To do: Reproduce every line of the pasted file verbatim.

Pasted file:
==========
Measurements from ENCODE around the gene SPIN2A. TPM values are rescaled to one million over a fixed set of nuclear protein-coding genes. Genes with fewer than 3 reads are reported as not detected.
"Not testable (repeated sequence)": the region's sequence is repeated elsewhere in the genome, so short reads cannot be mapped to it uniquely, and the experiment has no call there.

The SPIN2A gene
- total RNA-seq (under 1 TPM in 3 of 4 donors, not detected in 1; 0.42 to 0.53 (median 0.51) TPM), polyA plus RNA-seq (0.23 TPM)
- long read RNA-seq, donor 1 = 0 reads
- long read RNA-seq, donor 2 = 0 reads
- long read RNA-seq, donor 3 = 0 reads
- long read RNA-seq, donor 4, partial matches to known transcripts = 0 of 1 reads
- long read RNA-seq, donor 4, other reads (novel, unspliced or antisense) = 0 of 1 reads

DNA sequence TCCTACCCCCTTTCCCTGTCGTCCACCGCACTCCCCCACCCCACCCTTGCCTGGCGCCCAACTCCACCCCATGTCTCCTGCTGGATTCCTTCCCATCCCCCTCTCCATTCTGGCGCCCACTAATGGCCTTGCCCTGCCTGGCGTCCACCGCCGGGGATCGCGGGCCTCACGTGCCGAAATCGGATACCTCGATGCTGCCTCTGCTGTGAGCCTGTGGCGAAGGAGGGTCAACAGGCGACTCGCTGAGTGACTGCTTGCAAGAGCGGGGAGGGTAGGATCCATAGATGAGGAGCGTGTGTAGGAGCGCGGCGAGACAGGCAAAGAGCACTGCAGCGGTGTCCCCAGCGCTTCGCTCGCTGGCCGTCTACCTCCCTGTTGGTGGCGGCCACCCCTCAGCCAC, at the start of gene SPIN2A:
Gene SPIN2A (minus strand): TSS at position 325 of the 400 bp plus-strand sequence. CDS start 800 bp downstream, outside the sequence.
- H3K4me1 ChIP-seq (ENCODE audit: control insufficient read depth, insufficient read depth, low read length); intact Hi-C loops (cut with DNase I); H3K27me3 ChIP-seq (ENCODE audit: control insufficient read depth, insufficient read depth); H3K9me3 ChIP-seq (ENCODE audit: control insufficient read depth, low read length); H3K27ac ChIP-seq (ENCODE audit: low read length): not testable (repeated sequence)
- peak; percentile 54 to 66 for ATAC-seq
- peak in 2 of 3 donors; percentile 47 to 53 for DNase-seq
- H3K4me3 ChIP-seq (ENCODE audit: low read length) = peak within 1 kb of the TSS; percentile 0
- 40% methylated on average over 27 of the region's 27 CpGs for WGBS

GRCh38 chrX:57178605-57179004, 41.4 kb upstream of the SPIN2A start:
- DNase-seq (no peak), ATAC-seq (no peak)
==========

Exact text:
Measurements from ENCODE around the gene SPIN2A. TPM values are rescaled to one million over a fixed set of nuclear protein-coding genes. Genes with fewer than 3 reads are reported as not detected.
"Not testable (repeated sequence)": the region's sequence is repeated elsewhere in the genome, so short reads cannot be mapped to it uniquely, and the experiment has no call there.

The SPIN2A gene
- total RNA-seq (under 1 TPM in 3 of 4 donors, not detected in 1; 0.42 to 0.53 (median 0.51) TPM), polyA plus RNA-seq (0.23 TPM)
- long read RNA-seq, donor 1 = 0 reads
- long read RNA-seq, donor 2 = 0 reads
- long read RNA-seq, donor 3 = 0 reads
- long read RNA-seq, donor 4, partial matches to known transcripts = 0 of 1 reads
- long read RNA-seq, donor 4, other reads (novel, unspliced or antisense) = 0 of 1 reads

DNA sequence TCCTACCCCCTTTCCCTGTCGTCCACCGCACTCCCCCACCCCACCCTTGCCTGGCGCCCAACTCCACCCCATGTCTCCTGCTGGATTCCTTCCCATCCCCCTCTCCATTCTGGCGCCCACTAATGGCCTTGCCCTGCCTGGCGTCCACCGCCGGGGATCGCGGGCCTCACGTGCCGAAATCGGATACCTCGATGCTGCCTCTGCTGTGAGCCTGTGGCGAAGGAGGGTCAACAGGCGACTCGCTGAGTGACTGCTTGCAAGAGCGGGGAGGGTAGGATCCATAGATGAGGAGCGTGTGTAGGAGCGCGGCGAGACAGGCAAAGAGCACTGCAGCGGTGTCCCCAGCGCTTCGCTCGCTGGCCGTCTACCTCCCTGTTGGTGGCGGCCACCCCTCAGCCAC, at the start of gene SPIN2A:
Gene SPIN2A (minus strand): TSS at position 325 of the 400 bp plus-strand sequence. CDS start 800 bp downstream, outside the sequence.
- H3K4me1 ChIP-seq (ENCODE audit: control insufficient read depth, insufficient read depth, low read length); intact Hi-C loops (cut with DNase I); H3K27me3 ChIP-seq (ENCODE audit: control insufficient read depth, insufficient read depth); H3K9me3 ChIP-seq (ENCODE audit: control insufficient read depth, low read length); H3K27ac ChIP-seq (ENCODE audit: low read length): not testable (repeated sequence)
- peak; percentile 54 to 66 for ATAC-seq
- peak in 2 of 3 donors; percentile 47 to 53 for DNase-seq
- H3K4me3 ChIP-seq (ENCODE audit: low read length) = peak within 1 kb of the TSS; percentile 0
- 40% methylated on average over 27 of the region's 27 CpGs for WGBS

GRCh38 chrX:57178605-57179004, 41.4 kb upstream of the SPIN2A start:
- DNase-seq (no peak), ATAC-seq (no peak)